Second Thoughts Game #14: Red Sox 6, Indians 3
John Farrell's Red Sox complete sweep of Terry Francona's Indians
Twenty-five years ago, when they were briefly teammates on a typically mediocre 1980s Cleveland Indians squad, John Farrell seemed to bring out the best in Terry Francona. I’m not just basing that on some random, hazy childhood memories, either. I actually went to the trouble of looking it up—which should say something about how entertaining last night’s ballgame was.
As it turns out, there were 10 games in which future managers Farrell and Francona were both in the starting line-up for the 1988 Tribe. And in those games—for reasons unknown to all but the parties involved—Tito hit a whopping .429 (18 for 42), including his lone home run of the season. In games in which anyone other than Farrell was Cleveland’s starting pitcher, meanwhile, Francona’s average dropped to .282.
On the flip side, John Farrell did not seem to find Francona’s presence mutually beneficial. In those same aforementioned 10 ballgames, the normally solid right-hander surrendered 38 earned runs in just 61.1 innings of work—amounting to an ugly 5.58 ERA. By comparison, when Francona’s ass was parked on the pine, Farrell’s ERA in that ’88 campaign magically improved to a highly respectable 3.68.
Basically, up until this week, there was every reason to believe that Farrell and Francona had a bizarro inverse relationship to one another—likely the consequence of a shaman’s curse or some similar type of statistical witchcraft. With Farrell’s Red Sox completing a dominant three-game sweep of Francona’s listless Indians in Cleveland, however, it appears that all those numbers I looked up were, in fact, just a bunch of coincidental meaningless bullsh#%.
? of the Night
For the sake of variety—and to avoid putting any additional pressure on a clearly STRESSED OUT Asdrubal Cabrera—the Question Mark of the Night goes to Cord Phelps. It doesn’t help that Phelps is filling in for another growing question mark in Jason Kipnis, but let’s try looking at the kid outside of that context.
In 52 Major League games over the last 3 seasons, Phelps—who looked overmatched in another 0-for-3 performance last night—has just 18 hits in 112 at-bats. That’s a .161 average. Sure, it’s still 30 points higher than Asdrubal Cabrera’s current success rate (sorry, Droobs!), but it’s fair to say it’s not a real encouraging track record.
Of course, the counterpoint on Cord has always been the much larger sample size of his work in the Minors, where he has a .290 career average in 300 games at the Triple-A level. Unfortunately, those numbers have actually been going in the wrong direction, as well, as 2012 saw Phelps post his lowest Minor League batting average (.276) and lowest OPS (.820) since 2009. On the bright side, he only made five errors in 581 chances at second base for the Clippers last year. But that just makes his costly seventh inning E-4 last night all the more deflating, as it basically opened the flood gates and put the game out of reach.
As of yet, Cord just hasn’t looked comfortable in his brief time in the Bigs. It may have a lot to do with the fact that he knows he only has a fleeting opportunity to make an impression every time he is up here, particularly since Kipnis usurped his spot in the prospect pecking order. But it works both ways. If Phelps relaxes and starts producing, he’ll find that those cups of coffee needn’t be so brief, after all.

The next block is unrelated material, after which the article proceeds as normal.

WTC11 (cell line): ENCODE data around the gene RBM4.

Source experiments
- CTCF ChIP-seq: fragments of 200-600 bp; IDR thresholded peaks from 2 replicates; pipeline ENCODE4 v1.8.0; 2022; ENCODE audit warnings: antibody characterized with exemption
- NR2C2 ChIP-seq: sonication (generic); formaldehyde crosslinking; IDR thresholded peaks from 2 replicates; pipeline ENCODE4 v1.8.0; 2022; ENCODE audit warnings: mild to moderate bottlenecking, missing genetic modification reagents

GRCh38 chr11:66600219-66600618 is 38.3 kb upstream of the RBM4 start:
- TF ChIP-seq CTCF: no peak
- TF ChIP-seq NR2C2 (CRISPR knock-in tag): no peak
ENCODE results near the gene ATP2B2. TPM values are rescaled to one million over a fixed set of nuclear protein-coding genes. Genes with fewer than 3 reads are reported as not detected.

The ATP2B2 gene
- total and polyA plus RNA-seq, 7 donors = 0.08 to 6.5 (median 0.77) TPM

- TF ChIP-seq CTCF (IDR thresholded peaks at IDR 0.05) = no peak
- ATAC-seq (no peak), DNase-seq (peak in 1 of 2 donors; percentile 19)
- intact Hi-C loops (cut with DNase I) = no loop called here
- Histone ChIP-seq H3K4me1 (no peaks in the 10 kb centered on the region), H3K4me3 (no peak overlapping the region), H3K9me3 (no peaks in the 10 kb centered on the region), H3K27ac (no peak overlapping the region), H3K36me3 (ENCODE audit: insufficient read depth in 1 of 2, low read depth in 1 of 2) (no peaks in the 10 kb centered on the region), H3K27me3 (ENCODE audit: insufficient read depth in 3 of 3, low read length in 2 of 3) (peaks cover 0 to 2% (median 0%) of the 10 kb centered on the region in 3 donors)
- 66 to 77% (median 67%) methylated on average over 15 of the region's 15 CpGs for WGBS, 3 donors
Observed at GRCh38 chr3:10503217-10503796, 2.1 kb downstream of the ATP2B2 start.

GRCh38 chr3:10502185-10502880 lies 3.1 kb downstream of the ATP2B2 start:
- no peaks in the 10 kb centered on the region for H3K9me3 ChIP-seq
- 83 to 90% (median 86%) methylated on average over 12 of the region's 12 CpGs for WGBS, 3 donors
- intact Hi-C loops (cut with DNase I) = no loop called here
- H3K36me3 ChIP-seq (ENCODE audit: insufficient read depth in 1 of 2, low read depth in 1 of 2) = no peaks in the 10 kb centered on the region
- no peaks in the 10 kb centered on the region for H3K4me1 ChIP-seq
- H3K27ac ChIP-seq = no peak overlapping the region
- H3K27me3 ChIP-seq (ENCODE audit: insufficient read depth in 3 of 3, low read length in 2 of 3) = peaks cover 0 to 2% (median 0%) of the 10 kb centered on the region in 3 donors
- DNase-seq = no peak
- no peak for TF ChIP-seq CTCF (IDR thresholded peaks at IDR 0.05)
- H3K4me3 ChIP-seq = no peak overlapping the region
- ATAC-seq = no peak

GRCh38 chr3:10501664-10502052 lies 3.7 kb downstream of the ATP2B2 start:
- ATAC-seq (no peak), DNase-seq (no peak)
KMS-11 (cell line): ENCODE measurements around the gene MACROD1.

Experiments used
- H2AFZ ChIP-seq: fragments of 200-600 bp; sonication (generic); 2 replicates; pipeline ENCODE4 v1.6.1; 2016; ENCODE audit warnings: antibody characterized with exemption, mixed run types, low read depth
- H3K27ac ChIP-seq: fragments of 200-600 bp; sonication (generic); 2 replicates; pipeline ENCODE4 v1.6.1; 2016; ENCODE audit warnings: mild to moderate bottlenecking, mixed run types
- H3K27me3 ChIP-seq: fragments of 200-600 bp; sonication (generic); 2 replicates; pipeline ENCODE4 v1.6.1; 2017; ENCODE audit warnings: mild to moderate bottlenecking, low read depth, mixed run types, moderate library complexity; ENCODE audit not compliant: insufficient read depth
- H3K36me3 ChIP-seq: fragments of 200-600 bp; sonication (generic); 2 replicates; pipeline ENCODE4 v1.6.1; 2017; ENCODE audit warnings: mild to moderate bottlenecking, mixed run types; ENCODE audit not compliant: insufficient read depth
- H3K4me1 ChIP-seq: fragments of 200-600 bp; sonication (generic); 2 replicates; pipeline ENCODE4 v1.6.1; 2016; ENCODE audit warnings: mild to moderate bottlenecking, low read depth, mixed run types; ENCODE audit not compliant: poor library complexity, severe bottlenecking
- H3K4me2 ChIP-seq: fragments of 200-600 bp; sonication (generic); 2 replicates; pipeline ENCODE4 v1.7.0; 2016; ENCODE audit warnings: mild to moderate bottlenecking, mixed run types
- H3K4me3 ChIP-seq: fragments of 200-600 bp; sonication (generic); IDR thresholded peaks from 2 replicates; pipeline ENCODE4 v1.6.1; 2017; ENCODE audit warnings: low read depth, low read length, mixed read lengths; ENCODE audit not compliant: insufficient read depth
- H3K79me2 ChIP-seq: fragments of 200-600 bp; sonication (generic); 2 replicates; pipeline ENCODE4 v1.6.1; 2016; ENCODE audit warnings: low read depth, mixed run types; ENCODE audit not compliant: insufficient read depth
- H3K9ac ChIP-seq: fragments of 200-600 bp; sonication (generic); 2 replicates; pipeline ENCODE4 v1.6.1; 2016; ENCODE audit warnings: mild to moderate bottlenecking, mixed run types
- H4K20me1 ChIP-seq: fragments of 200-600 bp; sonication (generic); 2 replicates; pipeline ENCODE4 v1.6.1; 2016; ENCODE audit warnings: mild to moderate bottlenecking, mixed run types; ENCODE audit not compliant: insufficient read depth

! of the Night
No one would say Zach McAllister was lights out in this one, but we’re pretty much at the stage where any outing short of a nuclear meltdown qualifies as an encouraging performance for a Tribe starting pitcher. In fairness, umpire Mike Winters had as much to do with McAllister’s problems as anyone for much of the night. The strike zone was the size of a ferret’s nostril, and to their credit, the Red Sox hitters showed their trademark patience—working the Indians starter into another slew of jams.
Like Justin Masterson the night before, though, McAllister adeptly wormed his way out of more than a few of those, surrendering just three runs and keeping his guys within striking distance. Zach isn’t seasoned yet, but there can’t really be any debate at this point that he is the #2 man in the current Indians rotation—by default or not. At the very least, I haven’t forgotten that McAllister came here to save us from Austin Kearns. And for that reason, he is welcome at my table any time he wishes.
P.S., Here are the results of those 10 games from 1988, just in case you thought I didn’t really sink to such depths.
Games in Which Terry Francona & John Farrell Played Together for the 1988 Cleveland Indians
July 7: Angels 7, Indians 1
Farrell (L, 5.1 IP, 5 ER, 8 H, 2 BB, 2 K), Francona (1-4)
July 10: Angels 7, Indians 5
Farrell (4 IP in Relief, 2 ER, 6 H, 1 BB, 2 K), Francona (3-4, HR, RBI, 2 R)
July 15: Mariners 8, Indians 5
Farrell (5.2 IP, 4 ER, 8 H, 3 BB, 5 K), Francona (1-5, R, 2 K)
July 20: Indians 5, Athletics 4
Farrell (W, 6.2 IP, 4 ER, 10 H, 1 BB, 10 K), Francona (0-5)
July 26: Indians 7, Orioles 3
Farrell (W, 7.2 IP, 3 ER, 8 H, 3 BB, 2 K), Francona (3-5, 2B, RBI, R)
July 31: Twins 12, Indians 4
Farrell (L, 5 IP, 6 ER, 8 H, 2 BB 2 K), Francona (3-4, R)
August 6: Indians 5, Rangers 3
Farrell (W, 7 IP, 2 ER, 8 H, 2 BB, 3 K), Francona (3-4, 2 R)
August 11: Rangers 5, Indians 4
Farrell (7 IP, 1 ER, 2 H, 1 BB, 3 K), Francona (0-3)
August 17: Indians 11, Brewers 7
Farrell (W, 7.1 IP, 4 ER, 8 H, 1 BB 1 K), Francona (1-3, RBI, 2 BB, K)
August 22: Brewers 7, Indians 3
Farrell (L, 5.2 IP, 7 ER, 9 H, 2 BB, 2 K), Francona (3-5)
Indians Record: 4-6